No Blank Space, Baby: Taylor Swift Is The Soul Of Ryan Adams : The Record Adams' 1989 recognizes a rock lineage born of a woman. He's not legitimizing Swift's work – he's figuring out how her voice can validate and include his.

No Blank Space, Baby: Taylor Swift Is The Soul Of Ryan Adams

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Cover tunes - an artist puts his stamp on some else's song. It's a pop music perennial. This week one musician took the concept to a whole other level, releasing a track-for-track remake of the entire album that featured this tune.


TAYLOR SWIFT: (Singing) I stay out too late. Got nothing in my brain. That's what people say. That's what people say.

MONTAGNE: We're hearing, of course, Taylor Swift. Her album, "1989," was huge last year. And now you can hear this and all those songs again as reimagined by Ryan Adams.


RYAN ADAMS: (Singing) I stay out too late. Got nothing in my brain. That's what people say. That's what people say.

MONTAGNE: So we rang up NPR Music's Ann Powers to find out what would have possessed him to cover an entire album.

ANN POWERS, BYLINE: It started as a kind of private project for him. He had recently separated from his wife, Mandy Moore. And he says he was turning to this album to explore his own emotions. At the same time, he is friends with Taylor Swift. They have actually spent time exploring, working together. And let's be honest, it's not a bad career move to cover, you know, the biggest-selling album of recent years.

MONTAGNE: Well, let's hear a little bit of music. We just heard Taylor Swift singing her own "Shake It Off." Let's hear another track by her, "Bad Blood."


SWIFT: (Singing) 'Cause, baby, now we got bad blood. You know it used to be mad love. So take a look what you've done 'cause, baby, now we've got bad blood. Hey.

MONTAGNE: Now here's Ryan Adams.


ADAMS: (Singing) It's so sad to think about the good times you and I had 'cause, baby, now we got bad blood. You know we used to have mad love.

MONTAGNE: This is so different. It's really interesting to hear one song reworked so radically. You know, Ann, have other artists done this kind of thing - I mean, a whole album?

POWERS: In fact, it's happened many times. Booker T. & The M.G.'s, for example, recorded a full-album version of "Abbey Road." And, in a similar move, this Slovenian electronic music group Laibach recorded a version of The Beatles' "Let It Be." So it's something I think artists do to kind of work through their influences, maybe, show that they can make a whole album their own, and also to make a statement. I think Adams particularly is making a statement about what we value in popular music and maybe how we look at pop artists not always in a fair way.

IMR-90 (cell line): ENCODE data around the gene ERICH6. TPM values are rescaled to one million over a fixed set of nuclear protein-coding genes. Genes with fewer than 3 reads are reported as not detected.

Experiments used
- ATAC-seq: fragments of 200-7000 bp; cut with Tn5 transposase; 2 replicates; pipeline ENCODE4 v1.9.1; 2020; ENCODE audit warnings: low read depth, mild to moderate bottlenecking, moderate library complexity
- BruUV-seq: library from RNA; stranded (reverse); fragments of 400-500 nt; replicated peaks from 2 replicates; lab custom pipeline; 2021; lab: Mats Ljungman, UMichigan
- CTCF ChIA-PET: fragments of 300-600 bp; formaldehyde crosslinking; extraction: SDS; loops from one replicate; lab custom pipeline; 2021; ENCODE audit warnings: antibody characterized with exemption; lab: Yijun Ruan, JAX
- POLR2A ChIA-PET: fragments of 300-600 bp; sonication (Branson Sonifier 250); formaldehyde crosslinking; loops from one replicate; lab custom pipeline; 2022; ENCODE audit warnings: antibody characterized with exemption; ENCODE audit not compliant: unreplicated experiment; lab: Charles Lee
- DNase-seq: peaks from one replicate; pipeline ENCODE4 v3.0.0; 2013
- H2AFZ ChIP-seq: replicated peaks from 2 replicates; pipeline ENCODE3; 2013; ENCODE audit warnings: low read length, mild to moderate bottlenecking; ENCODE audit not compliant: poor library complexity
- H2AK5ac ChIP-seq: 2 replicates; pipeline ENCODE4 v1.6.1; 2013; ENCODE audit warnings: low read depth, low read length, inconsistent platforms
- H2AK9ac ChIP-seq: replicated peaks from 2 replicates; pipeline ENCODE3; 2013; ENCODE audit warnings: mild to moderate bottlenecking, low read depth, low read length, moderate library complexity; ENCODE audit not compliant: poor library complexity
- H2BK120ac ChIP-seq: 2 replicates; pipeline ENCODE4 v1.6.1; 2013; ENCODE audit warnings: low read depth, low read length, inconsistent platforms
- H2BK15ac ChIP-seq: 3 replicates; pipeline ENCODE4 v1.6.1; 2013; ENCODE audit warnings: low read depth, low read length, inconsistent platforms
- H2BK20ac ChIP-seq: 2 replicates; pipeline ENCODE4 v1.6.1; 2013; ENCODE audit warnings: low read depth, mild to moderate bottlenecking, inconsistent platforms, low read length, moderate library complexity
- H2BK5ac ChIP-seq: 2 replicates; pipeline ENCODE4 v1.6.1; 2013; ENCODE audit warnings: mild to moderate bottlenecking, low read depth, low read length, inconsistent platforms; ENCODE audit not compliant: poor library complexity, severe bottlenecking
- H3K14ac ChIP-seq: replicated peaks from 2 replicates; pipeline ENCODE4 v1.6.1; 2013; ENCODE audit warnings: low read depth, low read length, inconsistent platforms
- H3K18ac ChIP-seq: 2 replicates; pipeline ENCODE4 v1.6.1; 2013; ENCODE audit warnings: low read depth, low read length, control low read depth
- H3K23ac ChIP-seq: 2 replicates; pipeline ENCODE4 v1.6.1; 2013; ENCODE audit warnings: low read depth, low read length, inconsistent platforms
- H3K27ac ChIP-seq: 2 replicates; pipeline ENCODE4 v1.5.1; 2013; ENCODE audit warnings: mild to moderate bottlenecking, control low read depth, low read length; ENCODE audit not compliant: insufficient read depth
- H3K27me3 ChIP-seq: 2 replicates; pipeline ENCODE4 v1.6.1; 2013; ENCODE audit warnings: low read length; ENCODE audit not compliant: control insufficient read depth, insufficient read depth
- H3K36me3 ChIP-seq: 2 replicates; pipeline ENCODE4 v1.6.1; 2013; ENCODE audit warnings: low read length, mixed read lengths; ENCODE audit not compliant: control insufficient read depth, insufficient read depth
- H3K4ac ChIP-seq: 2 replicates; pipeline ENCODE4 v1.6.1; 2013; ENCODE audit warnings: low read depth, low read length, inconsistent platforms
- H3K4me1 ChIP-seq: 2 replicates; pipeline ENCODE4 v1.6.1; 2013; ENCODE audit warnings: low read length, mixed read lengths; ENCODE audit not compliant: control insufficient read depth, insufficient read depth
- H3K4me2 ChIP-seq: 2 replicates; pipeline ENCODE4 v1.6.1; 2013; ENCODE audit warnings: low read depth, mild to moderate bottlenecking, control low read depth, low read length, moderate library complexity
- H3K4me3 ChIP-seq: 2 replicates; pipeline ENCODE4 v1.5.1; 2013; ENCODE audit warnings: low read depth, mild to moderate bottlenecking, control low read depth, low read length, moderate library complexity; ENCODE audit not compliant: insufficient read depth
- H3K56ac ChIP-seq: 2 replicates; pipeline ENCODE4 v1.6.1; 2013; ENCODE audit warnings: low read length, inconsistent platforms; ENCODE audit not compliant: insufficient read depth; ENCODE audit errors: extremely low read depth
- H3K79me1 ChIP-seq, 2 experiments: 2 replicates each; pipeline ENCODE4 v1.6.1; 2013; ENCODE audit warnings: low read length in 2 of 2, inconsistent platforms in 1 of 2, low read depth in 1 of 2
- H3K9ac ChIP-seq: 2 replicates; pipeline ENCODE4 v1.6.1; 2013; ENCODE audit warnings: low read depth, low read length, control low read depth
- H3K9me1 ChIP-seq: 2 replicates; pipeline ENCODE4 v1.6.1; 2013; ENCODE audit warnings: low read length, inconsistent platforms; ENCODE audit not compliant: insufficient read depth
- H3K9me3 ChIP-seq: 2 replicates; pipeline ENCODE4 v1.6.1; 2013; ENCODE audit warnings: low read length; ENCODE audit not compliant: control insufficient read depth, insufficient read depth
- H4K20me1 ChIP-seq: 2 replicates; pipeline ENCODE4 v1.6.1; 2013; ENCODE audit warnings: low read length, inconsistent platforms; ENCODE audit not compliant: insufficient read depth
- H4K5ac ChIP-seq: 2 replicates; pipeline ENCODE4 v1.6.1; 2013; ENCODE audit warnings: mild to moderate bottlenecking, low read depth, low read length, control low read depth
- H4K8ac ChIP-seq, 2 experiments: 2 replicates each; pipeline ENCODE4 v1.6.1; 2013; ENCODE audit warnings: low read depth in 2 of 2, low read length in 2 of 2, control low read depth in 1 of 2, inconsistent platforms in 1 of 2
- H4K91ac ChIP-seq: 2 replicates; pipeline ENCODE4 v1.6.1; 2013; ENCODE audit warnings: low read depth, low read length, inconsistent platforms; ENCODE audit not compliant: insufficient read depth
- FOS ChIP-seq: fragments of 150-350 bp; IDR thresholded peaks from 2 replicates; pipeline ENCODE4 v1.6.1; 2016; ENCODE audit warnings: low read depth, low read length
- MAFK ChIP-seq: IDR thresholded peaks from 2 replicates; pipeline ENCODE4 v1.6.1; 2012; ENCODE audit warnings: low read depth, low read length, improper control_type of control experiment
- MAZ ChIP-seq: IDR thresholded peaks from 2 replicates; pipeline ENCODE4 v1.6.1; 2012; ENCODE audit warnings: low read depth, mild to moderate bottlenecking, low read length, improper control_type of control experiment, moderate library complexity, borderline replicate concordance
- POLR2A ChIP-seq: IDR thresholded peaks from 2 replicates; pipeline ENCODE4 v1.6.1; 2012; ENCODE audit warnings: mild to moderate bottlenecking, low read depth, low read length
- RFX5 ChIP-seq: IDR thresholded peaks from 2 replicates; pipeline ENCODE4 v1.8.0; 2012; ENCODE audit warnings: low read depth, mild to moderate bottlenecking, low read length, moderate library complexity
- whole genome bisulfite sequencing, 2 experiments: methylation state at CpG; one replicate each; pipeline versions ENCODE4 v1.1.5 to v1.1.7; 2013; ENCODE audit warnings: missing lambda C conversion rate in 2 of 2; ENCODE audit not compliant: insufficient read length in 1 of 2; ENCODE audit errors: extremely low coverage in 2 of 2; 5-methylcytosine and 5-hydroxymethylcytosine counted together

MONTAGNE: But Ann, still, this record - OK, it's getting a lot of hype. But it does seem like a bit of a novelty. Is it a good record as well?

POWERS: I think it is a good record, and here's why. Ryan Adams reworks Taylor Swift's music in this style of kind of indie rock. But he makes sure that these songs have a pop element. And what that is is harkening back to classic rock. And that sound turns out to work perfectly with Taylor Swift's attitude, her lyrics, her whole worldview. Ryan Adams shows us a whole new world of "1989." And that, for me, is worth more than just novelty.

MONTAGNE: NPR Music's Ann Powers, glad to talk to you again. And why don't we go out on one of your favorites?

POWERS: Well, Ryan Adams' version of "Blank Space" really shows how he transforms something we all thought we knew in and out, a huge hit. So thanks, Ryan Adams, for letting us hear it anew.


ADAMS: (Singing) So it's going to be forever, or it's going to go down in flames. You can tell me when it's over if the high was worth the pain.

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